Perhaps you love the idea of creating a grandparent journal for a grandchild, but the task seems overwhelming. You should take a look at A Grandparent's Legacy: Your Life Story in Your Own Words. Each month offers just 12 questions to answer, and you're done until the next month. At the end of a year you'll have a wonderful gift for a grandchild.
Of course, if you're an overachiever, you can work right through, and if you're a dawdler, you can take two years to fill it out.
The important thing is to get started. The first word's the hardest.
How to Use This Book
Don't worry about getting everything written down perfectly. Just jump right in, and soon you'll be creating your grandparent's journal as you answer questions such as the following:
- Did you have a collection when you were growing up?
- What kind of car did your family drive? Were you proud of it or embarrassed by it?
- Describe a memorable Valentine you received.
- What are the things you are most glad you tried?
- What special talents did you nurture in your own children?
- What would you like to see happen in your life in the next twenty years?
The questions in A Grandparent's Legacy cover a wide range of time and topics. Most tend toward the serious.The muted green and brown color scheme is appropriate for a grandfather, which is nice since many of these journals are far too frou-frou for the average grandfather.
The questions are meticulously gender neutral.
As with most books of this type, there is an assumption that the writer grew up in a traditional household with a mother and father, and there is a slight religious slant. Grandparents can always skip the questions they are not comfortable with. For more guidance in answering questions, check out these tips for completing a grandparent's journal.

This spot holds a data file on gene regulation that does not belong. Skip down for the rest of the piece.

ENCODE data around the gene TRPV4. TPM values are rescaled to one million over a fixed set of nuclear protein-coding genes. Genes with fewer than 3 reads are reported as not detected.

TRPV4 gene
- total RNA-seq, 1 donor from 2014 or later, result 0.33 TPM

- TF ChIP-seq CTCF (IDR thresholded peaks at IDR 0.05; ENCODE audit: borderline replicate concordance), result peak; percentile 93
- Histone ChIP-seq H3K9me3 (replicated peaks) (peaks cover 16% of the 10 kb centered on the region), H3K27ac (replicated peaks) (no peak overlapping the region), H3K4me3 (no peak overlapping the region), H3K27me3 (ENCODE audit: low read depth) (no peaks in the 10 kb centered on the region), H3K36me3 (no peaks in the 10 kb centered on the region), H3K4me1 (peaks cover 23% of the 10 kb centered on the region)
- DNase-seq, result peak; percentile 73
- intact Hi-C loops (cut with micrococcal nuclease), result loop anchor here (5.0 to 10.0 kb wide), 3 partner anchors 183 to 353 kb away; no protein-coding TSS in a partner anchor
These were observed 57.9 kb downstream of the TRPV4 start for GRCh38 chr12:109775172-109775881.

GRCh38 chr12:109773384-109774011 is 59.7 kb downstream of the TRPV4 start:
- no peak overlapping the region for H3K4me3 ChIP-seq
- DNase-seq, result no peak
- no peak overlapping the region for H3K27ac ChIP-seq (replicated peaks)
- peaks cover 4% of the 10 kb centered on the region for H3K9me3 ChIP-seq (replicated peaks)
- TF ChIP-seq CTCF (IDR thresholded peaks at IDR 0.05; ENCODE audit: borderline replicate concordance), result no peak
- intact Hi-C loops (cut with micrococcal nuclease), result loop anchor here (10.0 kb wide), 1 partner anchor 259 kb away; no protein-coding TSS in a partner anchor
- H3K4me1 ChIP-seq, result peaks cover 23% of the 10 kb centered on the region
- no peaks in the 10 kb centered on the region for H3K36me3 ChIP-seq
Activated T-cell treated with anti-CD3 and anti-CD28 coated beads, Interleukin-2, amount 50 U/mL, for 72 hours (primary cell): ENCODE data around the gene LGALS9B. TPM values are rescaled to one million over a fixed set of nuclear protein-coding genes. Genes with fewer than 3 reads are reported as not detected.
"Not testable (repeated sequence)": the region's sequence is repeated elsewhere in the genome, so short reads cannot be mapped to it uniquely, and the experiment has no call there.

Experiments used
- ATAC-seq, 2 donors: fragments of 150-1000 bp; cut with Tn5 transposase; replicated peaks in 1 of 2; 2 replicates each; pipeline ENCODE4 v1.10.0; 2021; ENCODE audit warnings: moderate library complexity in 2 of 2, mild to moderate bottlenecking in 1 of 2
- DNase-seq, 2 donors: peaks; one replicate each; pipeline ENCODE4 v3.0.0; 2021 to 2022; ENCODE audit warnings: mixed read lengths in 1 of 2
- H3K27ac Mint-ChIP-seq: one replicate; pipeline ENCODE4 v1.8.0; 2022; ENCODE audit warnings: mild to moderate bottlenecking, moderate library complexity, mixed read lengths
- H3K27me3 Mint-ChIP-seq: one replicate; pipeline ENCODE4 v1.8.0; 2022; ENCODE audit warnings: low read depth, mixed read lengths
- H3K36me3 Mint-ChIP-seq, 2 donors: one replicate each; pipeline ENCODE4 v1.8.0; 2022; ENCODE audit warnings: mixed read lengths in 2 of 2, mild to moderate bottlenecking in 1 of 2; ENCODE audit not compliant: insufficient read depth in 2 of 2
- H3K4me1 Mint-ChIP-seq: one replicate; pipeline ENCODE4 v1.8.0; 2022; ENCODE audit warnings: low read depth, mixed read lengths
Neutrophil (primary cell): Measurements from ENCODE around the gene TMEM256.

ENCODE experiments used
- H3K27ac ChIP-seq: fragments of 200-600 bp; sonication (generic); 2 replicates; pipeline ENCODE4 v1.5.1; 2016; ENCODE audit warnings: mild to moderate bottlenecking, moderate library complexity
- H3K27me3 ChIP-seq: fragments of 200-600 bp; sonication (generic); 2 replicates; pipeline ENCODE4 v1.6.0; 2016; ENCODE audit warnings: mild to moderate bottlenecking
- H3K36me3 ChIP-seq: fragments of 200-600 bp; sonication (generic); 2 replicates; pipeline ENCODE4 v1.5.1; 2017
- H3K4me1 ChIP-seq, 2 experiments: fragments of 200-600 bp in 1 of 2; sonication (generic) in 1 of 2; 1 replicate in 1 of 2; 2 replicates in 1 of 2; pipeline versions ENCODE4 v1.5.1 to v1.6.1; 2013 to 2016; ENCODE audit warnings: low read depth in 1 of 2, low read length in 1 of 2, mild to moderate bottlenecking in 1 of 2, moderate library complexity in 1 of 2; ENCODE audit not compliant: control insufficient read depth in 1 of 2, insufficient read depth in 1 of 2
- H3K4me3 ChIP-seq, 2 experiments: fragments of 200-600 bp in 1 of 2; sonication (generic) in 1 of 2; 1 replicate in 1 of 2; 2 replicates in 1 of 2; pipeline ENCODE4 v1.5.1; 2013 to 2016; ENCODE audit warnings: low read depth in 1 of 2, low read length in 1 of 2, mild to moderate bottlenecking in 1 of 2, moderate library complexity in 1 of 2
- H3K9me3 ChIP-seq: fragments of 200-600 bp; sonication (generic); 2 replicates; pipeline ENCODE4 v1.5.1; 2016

If you're not sure whether you want to write about certain episodes of your life, read this advice about how much to share about a painful past.
Pros and Cons
I have mixed feelings about the physical format of the book. The spiral binding does allow for the book to lie very flat, but I'm somewhat concerned that with age and handling the pages may tear out. The paper does, however, appear to be of good quality. In addition -- and this may be a personal bias -- I find books of this shape somewhat difficult to write in. The journal is roughly 6 X 8, a relatively standard size for a journal but one that I've always found cramped.
One more quibble: the muted palette extends to the lettering, and some lettering is hard to read, especially for older eyes.
There isn't too much room for photographs, which will be a plus for some grandparents and a minus for others.
I do like the questions. I do like the grandly finned convertible that stretches across the table of contents. And I do like this quotation included from Booth Tarkington: "Cherish all your happy moments: they make a fine cushion for old age."